Making a dict from two lists/tuples

Emile van Sebille emile at fenx.com
Thu May 24 18:25:55 CEST 2001


"Alex Martelli" <aleaxit at yahoo.com> wrote in message
news:9ej4b401cvs at enews1.newsguy.com...
> "Emile van Sebille" <emile at fenx.com> wrote in message
> news:9ej1bl$36fcc$1 at ID-11957.news.dfncis.de...
>     ...
> > > for k, v in zip(keys, vals):
> > >     d1[k] = v
>     ...
> > > map(d1.setdefault, keys, vals)
> >
> > > D:\Python21>python po.py
> > > Plain: 0.126390609312
> > > Fancy: 0.0406811366581
>
> And for completeness, this:
>
> for i in range(len(keys)):
>     d1[keys[i]] = vals[i]
>
> Plain: 0.121645314797
> Fancy: 0.0390636130951
> Emile: 0.0522468491814
>
>
> > > The fancy/neat form seems to be better than
> > > three times faster on my box, so it may be
> > > worth using DESPITE its fanciness...:-).
>     ...
> > I think you mean that it may be worth doing BECAUSE of the SPEED
increase.
>
> Yep, that's exactly what I think I just wrote:-).
>
> Given the speed increase, the "fancy" technique
> may be worth using (and getting used to), just as,
> say, one uses and gets used to accumulating pieces
> of string in a list and then using ''.join() --

Good point.  Then why do you later below suggest it likely would not be best
that some shops prescribe it? (Now that I've got those two sorted out.)

> not as intuitive and clear as a loop of += ops
> to build up the big string from the pieces, but,
> hey, better get used to it, it's just faster by
> too much!

But here, the difference is not huge, and the fancy technique is only
available in 2.0+ versions of python.  Besides, I though you would enjoy the
gap that bridges the two timings (0.039 vs 0.052) and prefer the second as
being more complete.  ;-)

>
> Or similarly, beep.sort(fancycompare) versus
> temp=[decorate(x) for x in beep]
> temp.sort()
> beep[:]=[undecorate(x) for x in temp]
>
> and so on.  Certain idioms have too large a speed
> advantage over their naive/more-intuitive
> counterparts, so...
>
> > One common argument is that optimizing in advance of profiling and
despite
> > clarity is simply wasting time.
>
> Sure, but if I have two dozen cases in my program
> where I'm building dictionaries from sequences and
> keys and values (etc), I *particularly* do NOT want
> to use one idiom in six cases and a different one
> in the other eighteen, because the first six are
> bottlenecks and the other 18 aren't.  Actually, here,
> I can and no doubt should wrap it up in a function
> (not so easy for other idioms quoted above).  But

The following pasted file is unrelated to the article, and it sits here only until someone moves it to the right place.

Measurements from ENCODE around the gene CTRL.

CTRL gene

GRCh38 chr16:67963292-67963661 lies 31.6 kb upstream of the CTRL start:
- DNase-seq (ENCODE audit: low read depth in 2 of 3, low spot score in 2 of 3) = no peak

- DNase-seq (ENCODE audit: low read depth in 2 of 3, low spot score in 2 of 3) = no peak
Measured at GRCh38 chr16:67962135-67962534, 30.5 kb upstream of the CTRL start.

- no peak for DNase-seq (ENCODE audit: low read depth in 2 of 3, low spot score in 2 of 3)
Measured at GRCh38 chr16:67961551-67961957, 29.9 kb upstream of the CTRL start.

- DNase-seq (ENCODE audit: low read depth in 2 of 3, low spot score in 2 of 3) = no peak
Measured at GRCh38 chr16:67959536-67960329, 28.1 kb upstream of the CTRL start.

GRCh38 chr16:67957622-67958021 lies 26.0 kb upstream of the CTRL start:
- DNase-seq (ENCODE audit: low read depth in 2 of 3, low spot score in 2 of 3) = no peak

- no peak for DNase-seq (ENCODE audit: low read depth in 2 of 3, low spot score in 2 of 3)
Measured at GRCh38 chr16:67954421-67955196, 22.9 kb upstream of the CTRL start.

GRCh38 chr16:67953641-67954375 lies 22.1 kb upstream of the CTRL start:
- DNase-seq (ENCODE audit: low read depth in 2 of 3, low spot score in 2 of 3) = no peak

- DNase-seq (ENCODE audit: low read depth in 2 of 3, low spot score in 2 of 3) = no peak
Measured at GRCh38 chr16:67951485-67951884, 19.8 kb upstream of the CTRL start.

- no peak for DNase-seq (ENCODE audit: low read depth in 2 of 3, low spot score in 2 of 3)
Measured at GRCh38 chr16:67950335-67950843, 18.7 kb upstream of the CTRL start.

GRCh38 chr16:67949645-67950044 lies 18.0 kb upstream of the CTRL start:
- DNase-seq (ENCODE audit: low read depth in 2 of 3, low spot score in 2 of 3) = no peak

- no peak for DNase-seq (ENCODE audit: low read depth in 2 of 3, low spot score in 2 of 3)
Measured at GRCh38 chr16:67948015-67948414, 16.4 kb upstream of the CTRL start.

> that function needs to use the fastest idiom at hand
> if it's EVER on a bottleneck.  This *particularly*
> goes if I need the function so often that I make it
> part of my standard back of tricks... can't have two
> different versions, what benefit would this give?

In general I agree.  But, suppose you take it a step further:  Assume that
you've profiled, and that one of those loops is still a severe bottleneck.
Now you've introduced (or are about to) a different version anyway.
Further, if at some point an efficient indexing option existed for 'for',
you'll either re-write occurences of older techniques (possibly a *lot* of
work), or live with two techiques in the code base anyway, or ignore the
benefit of improving these constructs by adhering to your internal
standards.  In any case, it becomes likely that support programmers will
need to recognize or work out these idioms, and that not all idioms in use
will be the best, fastest, most memory efficient, etc.

>
> What I hold in my mind as "THE" obviously correct
> way to do task X plays a similar role to a function.
> Keeping several idioms for one task to the forefront
> of one's consciousness is somewhat of a waste of
> mental resources unless it DOES make sense to use
> different idioms in different circumstances.
>
> > In particular, this idiom depends on a side
> > effect of the function argument,
>
> Right - said function argument being *DESIGNED* for its
> side effect.  Side effects in function will no doubt
> disgust FP purists and Eiffel ones, but pragmatically
> speaking they're very much a part of Python, so...
>
> > and throws away the normal result of map.
>
> Yep -- it would no doubt be faster if said result
> list wasn't built in the first place, but, oh well.
>
> It's pretty normal to use map just for speed, because
> "it loops faster"...
>
>
> > That's hardly intuitive behavior, and reeks somewhat of bad oysters
(;-)),
>
> I do agree it's "fancy" (a criticism, coming from me).
> I don't think it's SO fancy as to stink, though.

The (obscure) reference was to PEaRL not stink, and its reputation for code
fragments that depend on side effects.  ;-)  I simply meant that

>
> > although it may be proscribed standard practice at some shops.  The
>
> "proscribed" == "forbidden", and you may mean "prescribed" (I
> strongly doubt any shop "prescribes" such a fancy style, though
> some may surely "proscribe" it:-).

Yep.. prescribe is what I meant. My point there parallels your point above.
Select the idiom to use, publish it internally as a standard, and stick to
it.  Although I wouldn't be surprised to find it (or examples like it)
somewhere in some shop's standards manual.

Regards,

--

Emile van Sebille
emile at fenx.com

---------





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